While the preferred embodiment of the present invention is illustrated and described in connection with a hand guard system 10 having an upper hand guard 11 and a clamp 38 around the barrel nut 7, the concept of providing a removable rail section on the forward portion of the hand guard is equally applicable to any of the existing hand guard systems currently available on the open market regardless of the method of securing the hand guard to the weapon.
Likewise, while the preferred embodiment focuses on having the removable rail section located on the upper surface of the hand guard assembly, there is no reason why the same concept cannot be implemented to provide a removable rail section on the side portion, or the bottom portion, of the hand guard in systems for example, having monolithic tubular hand guards.
Nor should the teachings herein be limited to a removable rail section only at the forward end of the hand guard. It is equally possible to provide a removable rail section located in the middle of the hand guard as well as at the rear of the hand guard.
Turning back to the preferred embodiment, when the upper hand guard 11 is affixed to the barrel nut 7 and assembled adjacent the upper receiver 4, the interface rail 20 of the upper hand guard 11 is arranged so that it extends forwardly in linear alignment with the interface rail 8 of the upper receiver 4 to form a continuous rail extending forwardly over the barrel 6.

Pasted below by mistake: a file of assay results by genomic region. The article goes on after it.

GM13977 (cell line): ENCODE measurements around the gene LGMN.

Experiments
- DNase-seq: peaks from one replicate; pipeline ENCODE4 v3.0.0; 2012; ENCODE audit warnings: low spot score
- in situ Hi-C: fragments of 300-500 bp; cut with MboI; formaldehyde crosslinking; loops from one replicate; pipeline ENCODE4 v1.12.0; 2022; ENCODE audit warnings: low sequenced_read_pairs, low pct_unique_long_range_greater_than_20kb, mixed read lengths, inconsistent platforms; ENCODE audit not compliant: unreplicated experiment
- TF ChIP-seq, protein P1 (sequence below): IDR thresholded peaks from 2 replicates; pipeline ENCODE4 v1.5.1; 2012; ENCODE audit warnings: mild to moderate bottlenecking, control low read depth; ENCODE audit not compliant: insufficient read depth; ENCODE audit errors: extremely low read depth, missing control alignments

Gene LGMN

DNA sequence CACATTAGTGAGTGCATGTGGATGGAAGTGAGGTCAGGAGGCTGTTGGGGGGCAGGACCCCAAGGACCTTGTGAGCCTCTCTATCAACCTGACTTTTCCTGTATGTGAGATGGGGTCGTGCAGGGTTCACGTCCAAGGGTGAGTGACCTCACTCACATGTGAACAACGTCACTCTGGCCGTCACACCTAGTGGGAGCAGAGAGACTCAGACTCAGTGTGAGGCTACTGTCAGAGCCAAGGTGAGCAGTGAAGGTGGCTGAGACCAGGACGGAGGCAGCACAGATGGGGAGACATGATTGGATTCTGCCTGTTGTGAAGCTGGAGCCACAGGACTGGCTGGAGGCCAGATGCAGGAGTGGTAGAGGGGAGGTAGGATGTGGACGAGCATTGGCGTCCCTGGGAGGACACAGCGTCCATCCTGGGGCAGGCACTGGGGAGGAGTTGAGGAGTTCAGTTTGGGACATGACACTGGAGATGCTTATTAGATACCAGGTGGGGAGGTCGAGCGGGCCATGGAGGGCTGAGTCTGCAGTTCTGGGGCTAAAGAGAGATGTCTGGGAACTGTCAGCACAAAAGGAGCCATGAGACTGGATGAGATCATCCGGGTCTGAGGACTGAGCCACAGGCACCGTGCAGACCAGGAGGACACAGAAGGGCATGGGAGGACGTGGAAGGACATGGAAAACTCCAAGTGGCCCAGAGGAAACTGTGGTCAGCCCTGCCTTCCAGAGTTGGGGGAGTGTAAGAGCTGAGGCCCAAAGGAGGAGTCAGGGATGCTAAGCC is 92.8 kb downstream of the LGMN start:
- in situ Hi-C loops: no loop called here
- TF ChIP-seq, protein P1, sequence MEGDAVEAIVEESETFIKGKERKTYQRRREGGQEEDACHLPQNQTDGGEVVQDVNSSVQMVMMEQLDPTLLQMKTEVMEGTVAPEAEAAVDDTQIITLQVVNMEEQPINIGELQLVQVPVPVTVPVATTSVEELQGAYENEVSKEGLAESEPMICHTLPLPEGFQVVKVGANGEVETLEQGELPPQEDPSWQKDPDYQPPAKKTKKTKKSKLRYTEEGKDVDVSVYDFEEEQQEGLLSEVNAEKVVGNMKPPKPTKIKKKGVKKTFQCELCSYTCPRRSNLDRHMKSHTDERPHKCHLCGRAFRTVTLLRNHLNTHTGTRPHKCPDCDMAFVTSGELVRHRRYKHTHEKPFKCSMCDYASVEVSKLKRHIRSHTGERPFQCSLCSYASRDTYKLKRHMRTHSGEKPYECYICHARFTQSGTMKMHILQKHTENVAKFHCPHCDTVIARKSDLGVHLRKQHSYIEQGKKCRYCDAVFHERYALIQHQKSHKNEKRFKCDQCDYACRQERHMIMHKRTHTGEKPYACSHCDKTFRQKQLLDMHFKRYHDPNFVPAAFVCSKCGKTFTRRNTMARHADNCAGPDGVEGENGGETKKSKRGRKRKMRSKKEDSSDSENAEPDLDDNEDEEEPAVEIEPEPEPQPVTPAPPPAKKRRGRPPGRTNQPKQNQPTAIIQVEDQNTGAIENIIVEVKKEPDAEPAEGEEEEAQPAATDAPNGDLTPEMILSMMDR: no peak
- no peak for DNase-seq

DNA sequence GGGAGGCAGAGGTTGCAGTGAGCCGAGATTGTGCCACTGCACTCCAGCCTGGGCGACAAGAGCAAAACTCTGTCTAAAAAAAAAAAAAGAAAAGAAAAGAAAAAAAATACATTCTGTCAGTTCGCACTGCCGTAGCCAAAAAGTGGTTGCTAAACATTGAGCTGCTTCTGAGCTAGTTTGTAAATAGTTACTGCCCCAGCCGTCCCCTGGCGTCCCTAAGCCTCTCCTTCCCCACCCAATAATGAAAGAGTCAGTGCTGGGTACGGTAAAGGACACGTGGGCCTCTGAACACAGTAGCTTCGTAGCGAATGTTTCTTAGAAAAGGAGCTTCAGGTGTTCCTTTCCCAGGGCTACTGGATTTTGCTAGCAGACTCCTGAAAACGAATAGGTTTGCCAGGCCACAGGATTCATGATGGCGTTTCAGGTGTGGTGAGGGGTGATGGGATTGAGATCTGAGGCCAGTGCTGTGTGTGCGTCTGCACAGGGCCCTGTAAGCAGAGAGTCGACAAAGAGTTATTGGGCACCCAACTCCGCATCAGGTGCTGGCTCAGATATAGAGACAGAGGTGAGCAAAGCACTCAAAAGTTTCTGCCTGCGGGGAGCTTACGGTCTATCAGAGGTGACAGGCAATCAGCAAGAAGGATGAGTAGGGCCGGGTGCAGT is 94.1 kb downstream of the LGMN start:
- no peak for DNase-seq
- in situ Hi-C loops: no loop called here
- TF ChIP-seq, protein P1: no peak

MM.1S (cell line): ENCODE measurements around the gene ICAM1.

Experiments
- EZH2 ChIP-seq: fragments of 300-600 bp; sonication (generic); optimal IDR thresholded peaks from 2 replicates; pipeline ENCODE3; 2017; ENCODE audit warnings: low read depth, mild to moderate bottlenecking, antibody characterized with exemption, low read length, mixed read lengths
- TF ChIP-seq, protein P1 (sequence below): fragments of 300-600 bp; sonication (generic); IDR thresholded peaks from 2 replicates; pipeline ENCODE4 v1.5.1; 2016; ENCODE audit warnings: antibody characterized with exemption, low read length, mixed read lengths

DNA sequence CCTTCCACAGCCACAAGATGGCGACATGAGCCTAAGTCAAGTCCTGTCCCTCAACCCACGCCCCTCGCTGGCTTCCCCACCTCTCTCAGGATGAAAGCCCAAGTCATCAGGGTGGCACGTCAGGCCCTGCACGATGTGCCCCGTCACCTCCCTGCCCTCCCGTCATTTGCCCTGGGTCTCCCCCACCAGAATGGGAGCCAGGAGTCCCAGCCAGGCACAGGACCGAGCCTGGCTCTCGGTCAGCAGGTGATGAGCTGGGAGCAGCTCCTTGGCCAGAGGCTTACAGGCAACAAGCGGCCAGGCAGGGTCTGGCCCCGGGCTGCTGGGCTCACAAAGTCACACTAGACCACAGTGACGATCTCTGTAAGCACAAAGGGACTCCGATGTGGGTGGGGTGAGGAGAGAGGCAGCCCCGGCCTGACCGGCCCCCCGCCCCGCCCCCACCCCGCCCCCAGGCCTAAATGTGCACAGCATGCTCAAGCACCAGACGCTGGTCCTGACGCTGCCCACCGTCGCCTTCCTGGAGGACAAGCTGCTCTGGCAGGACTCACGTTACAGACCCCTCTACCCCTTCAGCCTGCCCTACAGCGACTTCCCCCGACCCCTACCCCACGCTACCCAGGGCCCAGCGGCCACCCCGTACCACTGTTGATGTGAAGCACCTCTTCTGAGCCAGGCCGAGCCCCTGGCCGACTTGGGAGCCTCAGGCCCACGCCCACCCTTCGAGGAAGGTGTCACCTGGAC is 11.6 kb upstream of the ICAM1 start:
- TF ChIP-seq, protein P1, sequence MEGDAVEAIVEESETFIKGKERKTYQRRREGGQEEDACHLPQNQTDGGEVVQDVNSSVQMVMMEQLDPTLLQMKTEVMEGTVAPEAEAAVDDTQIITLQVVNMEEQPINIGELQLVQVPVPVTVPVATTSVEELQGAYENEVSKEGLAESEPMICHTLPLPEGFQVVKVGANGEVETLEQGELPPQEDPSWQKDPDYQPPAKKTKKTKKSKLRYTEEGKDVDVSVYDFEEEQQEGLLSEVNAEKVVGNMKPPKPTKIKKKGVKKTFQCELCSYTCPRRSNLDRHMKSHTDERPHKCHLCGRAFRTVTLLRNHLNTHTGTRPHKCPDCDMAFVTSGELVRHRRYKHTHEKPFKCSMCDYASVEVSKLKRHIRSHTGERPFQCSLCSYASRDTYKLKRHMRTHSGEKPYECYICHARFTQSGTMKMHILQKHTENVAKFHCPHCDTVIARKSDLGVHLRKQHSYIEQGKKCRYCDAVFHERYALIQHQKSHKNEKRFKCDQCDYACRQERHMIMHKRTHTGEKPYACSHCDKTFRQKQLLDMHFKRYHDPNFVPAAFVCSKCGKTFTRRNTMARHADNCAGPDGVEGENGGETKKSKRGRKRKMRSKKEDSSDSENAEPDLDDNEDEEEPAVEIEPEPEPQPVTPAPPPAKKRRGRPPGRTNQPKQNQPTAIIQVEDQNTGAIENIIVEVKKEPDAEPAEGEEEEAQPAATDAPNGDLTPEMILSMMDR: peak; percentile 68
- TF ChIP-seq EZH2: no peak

The lower hand guard 28 is formed in a substantially semi-circular shape that is complimentary to the upper hand guard 11 and completes a tubular enclosure around the barrel of the firearm 2 when the lower hand guard 28 is mounted to the upper hand guard 11. The lower hand guard 28 may also optionally include a longitudinal rail interface 52 extending from the front end 54 to the rear end 56. The lower hand guard 28 has sidewalls 58 and 60 that generally extend upwardly and outwardly therefrom and terminate in mating formations or mounting tabs 62 that are shaped and configured to engage the channels 26 and lugs 27 along the bottom edges of the sidewalls 22 of the upper hand guard 11. The lower hand guard 28 is therefore slidably engaged with the upper hand guard 11.
The forward end 54 of the lower hand guard 28 includes a pair of locking notches 36 on the forwardmost mounting tabs 62 on either side. The notches 36 are shaped to receive the lower end of the locking pins 34 on the forward end of the upper hand guard 11 to prevent the lower hand guard 28 from being slid out of engagement with the upper hand guard 11. When a user wishes to remove the lower hand guard 28, the locking pins 34 are moved upwardly clear of the notches 36 on the forward most mounting tabs 62 on the lower hand guard 28. With the locking pins 34 in this position the lower hand guard 28 may then be slid forward to disengage it from the upper hand guard 11. A user can use one hand to unlock the locking pins 34 and remove the lower hand guard 28.